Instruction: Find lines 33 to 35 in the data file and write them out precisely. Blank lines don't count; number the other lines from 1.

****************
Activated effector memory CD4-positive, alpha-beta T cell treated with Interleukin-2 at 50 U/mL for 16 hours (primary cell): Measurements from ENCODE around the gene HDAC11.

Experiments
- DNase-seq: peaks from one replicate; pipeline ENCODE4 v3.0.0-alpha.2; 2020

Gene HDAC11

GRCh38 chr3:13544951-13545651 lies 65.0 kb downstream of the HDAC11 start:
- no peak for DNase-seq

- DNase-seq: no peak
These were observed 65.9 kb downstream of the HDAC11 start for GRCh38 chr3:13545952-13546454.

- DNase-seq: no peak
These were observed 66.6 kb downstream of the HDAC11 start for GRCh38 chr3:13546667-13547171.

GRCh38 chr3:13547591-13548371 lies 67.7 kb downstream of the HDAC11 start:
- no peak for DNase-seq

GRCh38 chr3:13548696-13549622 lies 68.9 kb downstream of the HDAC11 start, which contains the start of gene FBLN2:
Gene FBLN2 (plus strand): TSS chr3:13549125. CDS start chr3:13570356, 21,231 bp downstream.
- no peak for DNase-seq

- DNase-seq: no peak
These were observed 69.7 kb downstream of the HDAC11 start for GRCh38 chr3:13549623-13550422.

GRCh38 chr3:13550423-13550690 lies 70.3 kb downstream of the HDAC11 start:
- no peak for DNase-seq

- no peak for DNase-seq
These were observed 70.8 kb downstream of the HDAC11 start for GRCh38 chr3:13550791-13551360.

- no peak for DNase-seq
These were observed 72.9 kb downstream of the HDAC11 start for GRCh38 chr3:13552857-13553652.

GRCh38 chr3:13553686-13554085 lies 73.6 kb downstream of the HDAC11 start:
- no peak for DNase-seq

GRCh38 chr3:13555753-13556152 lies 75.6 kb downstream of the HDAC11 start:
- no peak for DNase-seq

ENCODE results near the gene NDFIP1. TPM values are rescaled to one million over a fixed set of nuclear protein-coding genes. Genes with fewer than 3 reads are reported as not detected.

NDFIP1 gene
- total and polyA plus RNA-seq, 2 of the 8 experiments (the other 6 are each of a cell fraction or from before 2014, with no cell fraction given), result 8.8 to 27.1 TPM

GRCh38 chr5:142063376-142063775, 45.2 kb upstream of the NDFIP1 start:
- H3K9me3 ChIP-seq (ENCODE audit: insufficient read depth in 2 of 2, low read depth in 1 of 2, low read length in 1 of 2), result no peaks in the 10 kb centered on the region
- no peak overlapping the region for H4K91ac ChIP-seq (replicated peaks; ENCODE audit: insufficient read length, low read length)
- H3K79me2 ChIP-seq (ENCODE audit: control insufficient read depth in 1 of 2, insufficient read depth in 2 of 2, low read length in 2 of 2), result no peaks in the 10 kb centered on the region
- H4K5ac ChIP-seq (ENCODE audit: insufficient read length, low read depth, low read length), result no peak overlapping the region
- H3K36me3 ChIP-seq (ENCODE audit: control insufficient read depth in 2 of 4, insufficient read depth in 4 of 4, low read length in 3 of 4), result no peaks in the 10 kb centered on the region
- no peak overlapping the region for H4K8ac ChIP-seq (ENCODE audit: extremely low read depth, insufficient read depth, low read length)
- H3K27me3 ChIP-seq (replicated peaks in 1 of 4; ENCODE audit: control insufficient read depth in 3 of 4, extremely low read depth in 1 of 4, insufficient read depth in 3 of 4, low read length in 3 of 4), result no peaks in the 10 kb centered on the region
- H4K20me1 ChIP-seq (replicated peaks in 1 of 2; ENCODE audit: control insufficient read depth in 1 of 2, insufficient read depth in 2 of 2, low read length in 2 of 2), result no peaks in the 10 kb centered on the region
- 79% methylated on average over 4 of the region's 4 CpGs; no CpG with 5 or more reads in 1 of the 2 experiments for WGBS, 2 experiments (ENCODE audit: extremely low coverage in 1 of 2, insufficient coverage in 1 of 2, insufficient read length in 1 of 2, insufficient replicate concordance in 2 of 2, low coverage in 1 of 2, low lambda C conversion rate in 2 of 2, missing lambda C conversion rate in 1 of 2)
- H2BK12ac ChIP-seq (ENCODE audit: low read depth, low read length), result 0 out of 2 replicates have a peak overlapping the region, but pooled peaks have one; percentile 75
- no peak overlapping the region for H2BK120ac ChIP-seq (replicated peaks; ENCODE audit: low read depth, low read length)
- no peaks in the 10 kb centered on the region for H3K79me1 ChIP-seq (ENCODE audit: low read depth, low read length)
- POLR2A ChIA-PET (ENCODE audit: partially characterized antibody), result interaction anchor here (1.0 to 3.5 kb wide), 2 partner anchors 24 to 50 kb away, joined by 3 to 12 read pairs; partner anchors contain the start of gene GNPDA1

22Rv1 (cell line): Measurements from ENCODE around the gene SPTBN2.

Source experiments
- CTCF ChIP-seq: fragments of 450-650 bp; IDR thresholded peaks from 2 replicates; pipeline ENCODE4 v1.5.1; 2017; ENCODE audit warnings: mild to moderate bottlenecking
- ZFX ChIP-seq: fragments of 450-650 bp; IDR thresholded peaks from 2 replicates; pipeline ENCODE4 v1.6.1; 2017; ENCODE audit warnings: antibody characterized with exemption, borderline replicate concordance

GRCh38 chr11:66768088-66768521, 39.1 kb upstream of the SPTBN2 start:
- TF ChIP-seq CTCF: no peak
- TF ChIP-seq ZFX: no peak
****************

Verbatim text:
- no peak overlapping the region for H4K91ac ChIP-seq (replicated peaks; ENCODE audit: insufficient read length, low read length)
- H3K79me2 ChIP-seq (ENCODE audit: control insufficient read depth in 1 of 2, insufficient read depth in 2 of 2, low read length in 2 of 2), result no peaks in the 10 kb centered on the region
- H4K5ac ChIP-seq (ENCODE audit: insufficient read length, low read depth, low read length), result no peak overlapping the region